Cannabis capsules do not slow the progression of multiple sclerosis (MS), a large clinical trial has concluded. But while researchers were disappointed by the results, the findings could well be due to the fact that only one cannabinoid—tetrahydrocannabinol, or THC—was used in the capsules, rather than the complex symphony of at least 60 cannabinoids found in natural marijuana.
Particularly disappointing is the fact that the researchers failed to include cannabidiol (CBD) in the capsules, since it is one of the most medically promising cannabinoids found in marijuana. It’s especially heartbreaking that now, in the minds of many members of both the scientific community and the general public, “marijuana doesn’t work for MS” may become conventional wisdom due to a flawed study.
U.K. researchers at the Peninsula Medical School in Plymouth found that MS patients who were given capsules containing THC did not have better results than those given a placebo, reports Christine Hsu at Medical Daily
. The researchers had believed the capsules could provide effective therapy for patients in the disease’s secondary progressive stage, who have few treatment options.
|Lead researcher John Zajicek at the beginning of the study in 2003|
The study included 493 patients with progressive MS, and took eight years to complete. Participants took either THC or placebo capsules for three years.
In the clinical trial, which became known as CUPID (Cannabinoid Use in Progressive Inflammatory Brain Disease), MS patients were evaluated on both a disability scale administered by neurologists and another scale based on their own reporting.
“Overall the study found no evidence to support an effect of THC on MS progression in either of the main outcomes,” lead researcher John Zajicek wrote in the study, which was founded by Britain’s Medical Research Council.
But there was some evidence to suggest a beneficial effect in patients at the lower levels of disability at the start of the study. Additional studies that include more participants would be needed to confirm this, according to the researchers.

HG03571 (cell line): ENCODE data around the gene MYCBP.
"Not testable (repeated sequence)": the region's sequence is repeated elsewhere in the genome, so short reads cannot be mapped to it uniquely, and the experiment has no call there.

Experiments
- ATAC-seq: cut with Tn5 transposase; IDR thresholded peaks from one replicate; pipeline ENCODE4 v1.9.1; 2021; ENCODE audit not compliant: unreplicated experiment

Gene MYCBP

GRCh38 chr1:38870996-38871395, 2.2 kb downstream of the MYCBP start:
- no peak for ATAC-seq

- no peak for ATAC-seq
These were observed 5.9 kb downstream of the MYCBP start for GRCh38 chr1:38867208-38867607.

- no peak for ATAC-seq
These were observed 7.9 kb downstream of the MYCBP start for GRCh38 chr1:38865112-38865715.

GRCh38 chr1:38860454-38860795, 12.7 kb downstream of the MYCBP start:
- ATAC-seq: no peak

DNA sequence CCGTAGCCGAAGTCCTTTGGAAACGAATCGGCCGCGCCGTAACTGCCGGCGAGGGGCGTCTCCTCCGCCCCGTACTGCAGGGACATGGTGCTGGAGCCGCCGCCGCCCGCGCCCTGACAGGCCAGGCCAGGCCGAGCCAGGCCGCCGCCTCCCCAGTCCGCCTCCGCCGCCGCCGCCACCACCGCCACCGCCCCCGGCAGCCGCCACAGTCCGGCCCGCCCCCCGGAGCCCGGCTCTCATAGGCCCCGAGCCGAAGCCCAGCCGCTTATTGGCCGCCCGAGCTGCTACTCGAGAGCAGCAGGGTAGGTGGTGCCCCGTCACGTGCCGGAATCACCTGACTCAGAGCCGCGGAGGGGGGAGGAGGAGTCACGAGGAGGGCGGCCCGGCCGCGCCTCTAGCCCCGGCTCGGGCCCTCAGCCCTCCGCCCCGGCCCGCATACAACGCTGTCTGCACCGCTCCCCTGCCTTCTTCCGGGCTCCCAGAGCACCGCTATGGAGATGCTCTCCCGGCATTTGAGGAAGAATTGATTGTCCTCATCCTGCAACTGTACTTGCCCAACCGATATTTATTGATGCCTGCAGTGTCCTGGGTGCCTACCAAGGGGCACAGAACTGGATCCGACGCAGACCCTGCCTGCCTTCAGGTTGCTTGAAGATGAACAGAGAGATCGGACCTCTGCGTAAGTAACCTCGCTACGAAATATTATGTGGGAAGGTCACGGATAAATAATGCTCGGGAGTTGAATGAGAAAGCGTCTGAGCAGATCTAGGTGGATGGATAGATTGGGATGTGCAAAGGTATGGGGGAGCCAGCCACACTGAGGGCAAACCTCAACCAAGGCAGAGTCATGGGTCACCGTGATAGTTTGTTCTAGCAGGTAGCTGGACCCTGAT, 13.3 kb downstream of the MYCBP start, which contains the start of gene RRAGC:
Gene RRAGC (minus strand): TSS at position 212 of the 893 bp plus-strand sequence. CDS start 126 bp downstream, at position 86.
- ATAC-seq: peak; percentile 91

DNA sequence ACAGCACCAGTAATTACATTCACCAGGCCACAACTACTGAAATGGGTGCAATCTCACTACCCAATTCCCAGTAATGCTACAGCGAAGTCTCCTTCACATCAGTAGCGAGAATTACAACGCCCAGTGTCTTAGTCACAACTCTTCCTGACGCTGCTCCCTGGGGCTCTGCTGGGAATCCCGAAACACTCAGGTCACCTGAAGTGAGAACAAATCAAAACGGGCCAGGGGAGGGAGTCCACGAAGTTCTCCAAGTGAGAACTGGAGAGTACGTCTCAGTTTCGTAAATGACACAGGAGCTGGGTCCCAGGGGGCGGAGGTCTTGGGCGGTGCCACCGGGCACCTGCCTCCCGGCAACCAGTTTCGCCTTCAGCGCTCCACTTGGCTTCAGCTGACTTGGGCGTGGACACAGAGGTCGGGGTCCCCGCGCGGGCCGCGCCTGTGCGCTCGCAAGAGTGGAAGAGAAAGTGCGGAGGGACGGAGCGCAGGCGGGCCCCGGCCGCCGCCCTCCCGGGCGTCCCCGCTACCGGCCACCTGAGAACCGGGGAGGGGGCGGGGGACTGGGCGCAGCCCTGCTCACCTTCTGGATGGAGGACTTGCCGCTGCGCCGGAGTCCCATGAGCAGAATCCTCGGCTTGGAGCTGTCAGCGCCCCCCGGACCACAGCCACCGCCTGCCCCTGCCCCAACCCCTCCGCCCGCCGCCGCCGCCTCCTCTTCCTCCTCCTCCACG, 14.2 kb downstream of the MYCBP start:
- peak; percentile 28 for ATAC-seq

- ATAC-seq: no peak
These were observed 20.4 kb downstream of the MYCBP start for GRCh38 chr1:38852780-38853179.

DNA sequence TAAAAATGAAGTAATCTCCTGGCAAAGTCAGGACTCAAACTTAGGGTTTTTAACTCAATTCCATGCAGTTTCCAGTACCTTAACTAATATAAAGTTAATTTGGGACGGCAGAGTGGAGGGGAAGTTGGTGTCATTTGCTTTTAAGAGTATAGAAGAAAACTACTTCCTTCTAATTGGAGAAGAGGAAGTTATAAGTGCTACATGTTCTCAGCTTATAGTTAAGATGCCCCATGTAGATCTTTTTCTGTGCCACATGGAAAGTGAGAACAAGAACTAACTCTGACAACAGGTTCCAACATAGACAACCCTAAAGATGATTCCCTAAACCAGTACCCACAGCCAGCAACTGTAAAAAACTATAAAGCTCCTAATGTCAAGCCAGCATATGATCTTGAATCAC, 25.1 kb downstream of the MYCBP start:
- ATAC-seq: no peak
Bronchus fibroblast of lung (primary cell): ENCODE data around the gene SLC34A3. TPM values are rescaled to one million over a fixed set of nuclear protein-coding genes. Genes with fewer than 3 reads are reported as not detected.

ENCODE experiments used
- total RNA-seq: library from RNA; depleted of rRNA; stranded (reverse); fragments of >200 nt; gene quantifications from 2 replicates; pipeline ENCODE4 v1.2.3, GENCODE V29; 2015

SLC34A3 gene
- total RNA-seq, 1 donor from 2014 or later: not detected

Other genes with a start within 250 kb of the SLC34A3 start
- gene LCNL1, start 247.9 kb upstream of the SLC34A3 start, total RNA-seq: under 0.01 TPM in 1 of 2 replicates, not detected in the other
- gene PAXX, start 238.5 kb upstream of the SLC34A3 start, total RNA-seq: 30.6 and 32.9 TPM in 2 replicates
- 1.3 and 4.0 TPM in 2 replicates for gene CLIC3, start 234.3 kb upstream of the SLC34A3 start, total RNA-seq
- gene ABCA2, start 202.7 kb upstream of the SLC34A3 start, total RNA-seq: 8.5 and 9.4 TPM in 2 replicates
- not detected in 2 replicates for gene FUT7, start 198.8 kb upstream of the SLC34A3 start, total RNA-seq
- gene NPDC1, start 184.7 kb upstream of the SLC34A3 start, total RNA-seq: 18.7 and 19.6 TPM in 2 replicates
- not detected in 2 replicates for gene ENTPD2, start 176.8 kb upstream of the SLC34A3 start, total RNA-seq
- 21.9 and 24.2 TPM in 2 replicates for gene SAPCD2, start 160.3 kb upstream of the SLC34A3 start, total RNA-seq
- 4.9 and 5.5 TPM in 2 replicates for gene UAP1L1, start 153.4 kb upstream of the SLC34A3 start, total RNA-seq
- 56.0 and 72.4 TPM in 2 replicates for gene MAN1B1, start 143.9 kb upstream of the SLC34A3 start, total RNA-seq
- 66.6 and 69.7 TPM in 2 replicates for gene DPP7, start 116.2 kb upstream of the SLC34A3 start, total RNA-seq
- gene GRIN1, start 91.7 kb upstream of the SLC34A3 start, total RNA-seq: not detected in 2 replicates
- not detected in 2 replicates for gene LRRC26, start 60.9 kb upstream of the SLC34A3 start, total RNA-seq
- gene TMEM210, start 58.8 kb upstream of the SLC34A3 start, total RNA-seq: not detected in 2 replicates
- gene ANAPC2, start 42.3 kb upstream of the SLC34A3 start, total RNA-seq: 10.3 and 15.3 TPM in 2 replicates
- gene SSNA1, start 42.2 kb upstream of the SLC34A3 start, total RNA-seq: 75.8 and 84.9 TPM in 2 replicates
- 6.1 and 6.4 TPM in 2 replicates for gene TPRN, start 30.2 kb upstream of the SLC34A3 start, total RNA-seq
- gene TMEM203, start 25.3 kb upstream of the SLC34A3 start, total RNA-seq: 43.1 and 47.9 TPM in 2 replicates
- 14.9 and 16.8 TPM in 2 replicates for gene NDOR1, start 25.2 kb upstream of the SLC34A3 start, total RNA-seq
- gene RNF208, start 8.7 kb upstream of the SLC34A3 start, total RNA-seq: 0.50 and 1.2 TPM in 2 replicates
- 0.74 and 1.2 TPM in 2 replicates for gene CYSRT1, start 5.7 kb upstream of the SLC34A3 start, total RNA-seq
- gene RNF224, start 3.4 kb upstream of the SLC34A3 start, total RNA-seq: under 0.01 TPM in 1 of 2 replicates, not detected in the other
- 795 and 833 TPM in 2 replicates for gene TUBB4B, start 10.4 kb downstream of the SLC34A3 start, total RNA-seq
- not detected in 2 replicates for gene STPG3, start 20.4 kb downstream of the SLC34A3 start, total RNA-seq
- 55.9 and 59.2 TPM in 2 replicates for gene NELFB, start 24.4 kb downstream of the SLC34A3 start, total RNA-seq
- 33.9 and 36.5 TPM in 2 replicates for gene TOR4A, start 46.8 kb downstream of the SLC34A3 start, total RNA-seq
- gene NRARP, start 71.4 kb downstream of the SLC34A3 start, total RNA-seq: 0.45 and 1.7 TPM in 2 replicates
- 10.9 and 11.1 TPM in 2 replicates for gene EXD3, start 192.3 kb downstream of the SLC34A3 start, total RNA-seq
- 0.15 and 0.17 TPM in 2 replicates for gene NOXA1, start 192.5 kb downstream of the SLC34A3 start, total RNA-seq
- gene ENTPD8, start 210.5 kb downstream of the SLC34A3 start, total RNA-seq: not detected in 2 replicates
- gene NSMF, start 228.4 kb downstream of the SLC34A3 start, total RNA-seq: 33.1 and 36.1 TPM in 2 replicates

Many pharmaceutical companies have become more interested in medicinal uses of marijuana, especially as they realize the large potential profits, possibly through observing the emerging cottage medical marijuana industry in 17 states.
GW Pharmaceuticals, based in the U.K., has partnered with Bayer and Almirall to sell an under-the-tongue cannabis spray called Sativex to relieve spasticity, or muscle tightness related to MS. Crucially, none of the press reportage on the new Medical Research Council study seems to have noticed that even the Big Pharma product Sativex contains two cannabinoids—THC and CBD—and not just THC, which could explain its effectiveness for the MS patients who use it.
The study’s failure does not mean cannabis is no help to MS patients, said Professor David Nutt, former top government drugs advisor in the U.K.
“It would be wrong to interpret these preliminary findings to mean that cannabis does not achieve its licensed use,” Nutt said. “Cannabis is not licensed for limiting disease progression, it is licensed for dealing with spasticity and pain,” he told Reuters.
Multiple sclerosis is a disease in which the immune system destroys the myelin sheath which protects nerve cells in the brain and spinal cord. Secondary progressive MS involves a persistent accumulation of disease symptoms and disabilities.
Editor’s note: I have a very dear friend with MS whose symptoms are best relieved by cannabis.
Whether cannabinoids slow the progression of MS or not (and I believe if they had used whole-plant cannabinoids instead of just THC, they’d have gotten way different results), the fact remains that cannabinoids relieve the symptoms of the disease—patients tell us that, and we should listen.